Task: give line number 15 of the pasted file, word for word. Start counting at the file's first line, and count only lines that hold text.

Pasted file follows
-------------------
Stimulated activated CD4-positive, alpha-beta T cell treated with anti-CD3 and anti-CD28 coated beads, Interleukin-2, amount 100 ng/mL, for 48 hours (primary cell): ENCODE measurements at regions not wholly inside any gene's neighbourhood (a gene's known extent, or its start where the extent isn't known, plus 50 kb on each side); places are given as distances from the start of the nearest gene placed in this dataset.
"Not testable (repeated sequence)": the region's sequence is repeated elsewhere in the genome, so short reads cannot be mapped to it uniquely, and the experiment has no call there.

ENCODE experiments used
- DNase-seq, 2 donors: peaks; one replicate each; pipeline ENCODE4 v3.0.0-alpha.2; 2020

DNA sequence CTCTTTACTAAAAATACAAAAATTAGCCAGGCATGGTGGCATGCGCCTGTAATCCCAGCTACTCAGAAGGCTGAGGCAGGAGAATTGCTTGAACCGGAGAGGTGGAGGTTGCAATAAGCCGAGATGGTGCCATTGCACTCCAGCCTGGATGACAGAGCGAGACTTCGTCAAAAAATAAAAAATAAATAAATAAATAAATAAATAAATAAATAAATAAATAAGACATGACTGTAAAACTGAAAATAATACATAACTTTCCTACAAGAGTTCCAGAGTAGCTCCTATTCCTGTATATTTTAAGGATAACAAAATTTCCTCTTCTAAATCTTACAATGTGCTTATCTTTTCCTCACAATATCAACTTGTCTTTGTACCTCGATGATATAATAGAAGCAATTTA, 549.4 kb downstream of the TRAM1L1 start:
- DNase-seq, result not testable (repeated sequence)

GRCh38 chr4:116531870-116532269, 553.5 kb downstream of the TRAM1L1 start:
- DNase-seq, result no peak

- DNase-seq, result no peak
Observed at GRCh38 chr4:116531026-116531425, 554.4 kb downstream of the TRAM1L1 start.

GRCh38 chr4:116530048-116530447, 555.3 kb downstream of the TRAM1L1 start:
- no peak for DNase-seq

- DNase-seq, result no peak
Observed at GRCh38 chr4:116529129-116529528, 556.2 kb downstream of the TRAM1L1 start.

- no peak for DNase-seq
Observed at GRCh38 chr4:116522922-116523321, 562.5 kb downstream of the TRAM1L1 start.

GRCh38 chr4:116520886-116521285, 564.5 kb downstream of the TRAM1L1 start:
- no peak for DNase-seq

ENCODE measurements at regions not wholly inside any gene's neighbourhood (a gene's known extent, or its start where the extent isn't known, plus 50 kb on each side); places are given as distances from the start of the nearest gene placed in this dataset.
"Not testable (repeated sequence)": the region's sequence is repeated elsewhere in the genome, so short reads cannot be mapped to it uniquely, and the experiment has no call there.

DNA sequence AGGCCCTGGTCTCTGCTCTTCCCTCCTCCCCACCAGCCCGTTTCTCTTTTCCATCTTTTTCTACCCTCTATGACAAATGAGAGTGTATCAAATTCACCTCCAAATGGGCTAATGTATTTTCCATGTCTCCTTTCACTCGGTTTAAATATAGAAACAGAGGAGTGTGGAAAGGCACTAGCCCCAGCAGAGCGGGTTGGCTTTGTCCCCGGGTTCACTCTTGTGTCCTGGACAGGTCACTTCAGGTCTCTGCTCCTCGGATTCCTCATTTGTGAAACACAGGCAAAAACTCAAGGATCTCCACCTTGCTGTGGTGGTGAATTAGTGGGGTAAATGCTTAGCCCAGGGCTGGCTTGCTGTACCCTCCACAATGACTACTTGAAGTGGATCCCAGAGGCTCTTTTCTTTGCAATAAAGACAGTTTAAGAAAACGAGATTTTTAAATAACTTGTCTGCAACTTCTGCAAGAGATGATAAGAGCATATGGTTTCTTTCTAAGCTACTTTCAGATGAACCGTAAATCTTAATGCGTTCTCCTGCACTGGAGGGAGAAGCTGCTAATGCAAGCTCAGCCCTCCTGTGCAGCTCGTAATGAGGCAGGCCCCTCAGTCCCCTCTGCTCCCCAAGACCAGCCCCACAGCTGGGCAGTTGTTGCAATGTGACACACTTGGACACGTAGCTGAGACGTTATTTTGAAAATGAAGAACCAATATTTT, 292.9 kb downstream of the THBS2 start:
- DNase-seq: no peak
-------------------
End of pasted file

- no peak for DNase-seq